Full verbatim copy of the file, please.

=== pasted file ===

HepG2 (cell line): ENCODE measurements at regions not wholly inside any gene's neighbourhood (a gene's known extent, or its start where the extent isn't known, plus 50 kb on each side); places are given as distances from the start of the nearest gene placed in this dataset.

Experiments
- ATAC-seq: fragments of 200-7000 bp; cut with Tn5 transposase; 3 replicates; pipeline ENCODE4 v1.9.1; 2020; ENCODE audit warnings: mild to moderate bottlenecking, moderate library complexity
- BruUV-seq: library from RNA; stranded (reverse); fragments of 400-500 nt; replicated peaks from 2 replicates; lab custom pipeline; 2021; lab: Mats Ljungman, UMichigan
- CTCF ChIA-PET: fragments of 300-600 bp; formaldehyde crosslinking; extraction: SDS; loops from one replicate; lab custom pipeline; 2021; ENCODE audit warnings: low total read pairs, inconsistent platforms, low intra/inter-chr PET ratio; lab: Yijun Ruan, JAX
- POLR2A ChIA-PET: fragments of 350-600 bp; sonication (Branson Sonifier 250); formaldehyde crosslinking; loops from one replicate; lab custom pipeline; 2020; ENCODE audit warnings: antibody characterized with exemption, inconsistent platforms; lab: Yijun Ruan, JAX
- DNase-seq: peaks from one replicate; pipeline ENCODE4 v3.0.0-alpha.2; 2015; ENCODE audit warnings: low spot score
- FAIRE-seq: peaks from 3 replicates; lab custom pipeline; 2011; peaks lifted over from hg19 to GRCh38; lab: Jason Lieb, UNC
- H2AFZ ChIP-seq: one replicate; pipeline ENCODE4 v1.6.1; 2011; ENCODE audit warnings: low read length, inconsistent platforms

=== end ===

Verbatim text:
HepG2 (cell line): ENCODE measurements at regions not wholly inside any gene's neighbourhood (a gene's known extent, or its start where the extent isn't known, plus 50 kb on each side); places are given as distances from the start of the nearest gene placed in this dataset.

Experiments
- ATAC-seq: fragments of 200-7000 bp; cut with Tn5 transposase; 3 replicates; pipeline ENCODE4 v1.9.1; 2020; ENCODE audit warnings: mild to moderate bottlenecking, moderate library complexity
- BruUV-seq: library from RNA; stranded (reverse); fragments of 400-500 nt; replicated peaks from 2 replicates; lab custom pipeline; 2021; lab: Mats Ljungman, UMichigan
- CTCF ChIA-PET: fragments of 300-600 bp; formaldehyde crosslinking; extraction: SDS; loops from one replicate; lab custom pipeline; 2021; ENCODE audit warnings: low total read pairs, inconsistent platforms, low intra/inter-chr PET ratio; lab: Yijun Ruan, JAX
- POLR2A ChIA-PET: fragments of 350-600 bp; sonication (Branson Sonifier 250); formaldehyde crosslinking; loops from one replicate; lab custom pipeline; 2020; ENCODE audit warnings: antibody characterized with exemption, inconsistent platforms; lab: Yijun Ruan, JAX
- DNase-seq: peaks from one replicate; pipeline ENCODE4 v3.0.0-alpha.2; 2015; ENCODE audit warnings: low spot score
- FAIRE-seq: peaks from 3 replicates; lab custom pipeline; 2011; peaks lifted over from hg19 to GRCh38; lab: Jason Lieb, UNC
- H2AFZ ChIP-seq: one replicate; pipeline ENCODE4 v1.6.1; 2011; ENCODE audit warnings: low read length, inconsistent platforms